• Ben

    When someone criticizes “scientism” they usually aren’t criticizing the practice of science, as such. “Scientism” gets used in a couple of different ways ( but usually means something like (1) trying to inappropriately gussy up an outside-the-sciences study with the language of science, or (2) asserting that the knowledge and/or methodology of the hard sciences are superior to or have dominion over the rest of the squishy liberal arts.

    Most of the hard feelings about this (small subclass of) scientists vs post-modernism probably date back to some late 90s culture-wars clashes fomented by people like Paul Gross, Norman Levitt, and Alan Sokal. In my opinion, [some] people on both sides behaved like jerks, and ultimately from a intellectual point of view it was a sideshow. A few years later, everything goes on more or less as before for both scientists and literary critics, as it should, and the only trace left is the hard feelings.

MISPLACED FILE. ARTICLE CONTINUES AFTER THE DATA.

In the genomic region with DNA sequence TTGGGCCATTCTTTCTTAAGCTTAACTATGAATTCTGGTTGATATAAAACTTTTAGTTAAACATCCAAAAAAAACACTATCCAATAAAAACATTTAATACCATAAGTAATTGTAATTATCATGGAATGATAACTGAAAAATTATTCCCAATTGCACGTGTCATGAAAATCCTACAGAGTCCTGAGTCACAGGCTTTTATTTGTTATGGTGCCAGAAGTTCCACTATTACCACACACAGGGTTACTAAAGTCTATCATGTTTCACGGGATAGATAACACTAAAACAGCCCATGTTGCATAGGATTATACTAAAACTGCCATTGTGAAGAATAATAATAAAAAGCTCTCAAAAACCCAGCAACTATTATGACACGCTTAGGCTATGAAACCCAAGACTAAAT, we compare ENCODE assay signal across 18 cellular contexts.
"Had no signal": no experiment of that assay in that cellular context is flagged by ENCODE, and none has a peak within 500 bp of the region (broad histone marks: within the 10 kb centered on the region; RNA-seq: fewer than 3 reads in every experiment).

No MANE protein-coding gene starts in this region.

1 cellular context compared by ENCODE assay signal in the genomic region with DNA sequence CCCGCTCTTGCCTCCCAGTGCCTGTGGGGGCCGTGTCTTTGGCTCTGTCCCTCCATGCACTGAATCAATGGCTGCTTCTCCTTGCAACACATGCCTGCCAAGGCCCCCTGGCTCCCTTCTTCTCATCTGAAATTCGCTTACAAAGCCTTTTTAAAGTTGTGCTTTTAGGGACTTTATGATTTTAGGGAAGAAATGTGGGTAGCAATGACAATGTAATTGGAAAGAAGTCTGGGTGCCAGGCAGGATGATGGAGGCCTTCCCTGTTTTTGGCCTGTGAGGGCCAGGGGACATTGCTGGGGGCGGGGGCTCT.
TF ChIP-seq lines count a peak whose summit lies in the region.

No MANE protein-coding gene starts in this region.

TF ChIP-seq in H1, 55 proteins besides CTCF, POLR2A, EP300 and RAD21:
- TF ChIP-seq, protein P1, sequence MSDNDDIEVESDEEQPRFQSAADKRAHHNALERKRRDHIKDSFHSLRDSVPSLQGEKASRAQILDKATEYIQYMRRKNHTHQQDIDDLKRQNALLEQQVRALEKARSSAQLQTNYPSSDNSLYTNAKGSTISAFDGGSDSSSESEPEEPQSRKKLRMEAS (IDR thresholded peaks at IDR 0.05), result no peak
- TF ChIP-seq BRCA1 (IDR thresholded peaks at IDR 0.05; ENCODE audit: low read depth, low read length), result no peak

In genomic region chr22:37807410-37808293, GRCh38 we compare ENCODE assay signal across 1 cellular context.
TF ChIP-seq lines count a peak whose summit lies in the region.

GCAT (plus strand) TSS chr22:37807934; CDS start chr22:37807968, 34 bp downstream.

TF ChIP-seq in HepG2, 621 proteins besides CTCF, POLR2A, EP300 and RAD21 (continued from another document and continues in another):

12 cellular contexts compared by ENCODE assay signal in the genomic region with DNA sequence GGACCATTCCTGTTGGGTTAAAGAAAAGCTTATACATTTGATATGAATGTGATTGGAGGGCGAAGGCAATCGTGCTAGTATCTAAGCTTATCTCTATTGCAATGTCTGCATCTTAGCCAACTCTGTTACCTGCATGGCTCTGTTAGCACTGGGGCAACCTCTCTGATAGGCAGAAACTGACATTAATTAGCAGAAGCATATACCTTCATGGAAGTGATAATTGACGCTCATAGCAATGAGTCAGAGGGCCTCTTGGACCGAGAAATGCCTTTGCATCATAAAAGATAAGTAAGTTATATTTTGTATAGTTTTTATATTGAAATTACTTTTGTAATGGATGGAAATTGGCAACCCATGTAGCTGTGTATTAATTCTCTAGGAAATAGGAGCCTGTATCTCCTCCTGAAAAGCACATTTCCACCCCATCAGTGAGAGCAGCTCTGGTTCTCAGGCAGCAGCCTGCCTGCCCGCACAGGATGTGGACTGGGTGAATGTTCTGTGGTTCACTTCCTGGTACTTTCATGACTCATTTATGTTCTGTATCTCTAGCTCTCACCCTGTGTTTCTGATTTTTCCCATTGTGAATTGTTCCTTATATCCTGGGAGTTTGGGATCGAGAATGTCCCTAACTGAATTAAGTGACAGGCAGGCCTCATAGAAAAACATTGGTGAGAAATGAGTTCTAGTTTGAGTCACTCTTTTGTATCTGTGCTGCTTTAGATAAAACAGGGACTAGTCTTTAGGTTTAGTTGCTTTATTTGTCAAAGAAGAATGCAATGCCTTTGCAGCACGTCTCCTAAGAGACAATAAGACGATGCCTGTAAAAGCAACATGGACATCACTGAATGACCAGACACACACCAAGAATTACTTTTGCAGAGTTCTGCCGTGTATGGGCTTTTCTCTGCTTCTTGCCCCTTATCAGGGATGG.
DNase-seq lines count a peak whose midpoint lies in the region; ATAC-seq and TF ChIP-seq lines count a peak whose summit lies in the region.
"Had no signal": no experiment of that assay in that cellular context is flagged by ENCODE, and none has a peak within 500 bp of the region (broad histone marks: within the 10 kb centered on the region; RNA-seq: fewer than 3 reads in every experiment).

• Pau

    Actually, almost 50 % of people are below average. Of the rest, 50% are below average in each trait you care to consider.

  • Pingback: Pomo = LaRouchian wingnuttery? « Foucault blog

  • Pingback: Perfect Day : Sharp Sand

  • Dave/Bellingham

    While I was getting my AA at Seattle Central they really freaked me out. In almost every class there was one person who would try and derail everything in order to talk about LaRouche. That was mostly in Political Science and History courses, though reading this made me glad I didn’t take physics there. There was a few times when I’d be walking by their table on the way to class and one of them would grab my arm and not let go until I was able to twist myself free.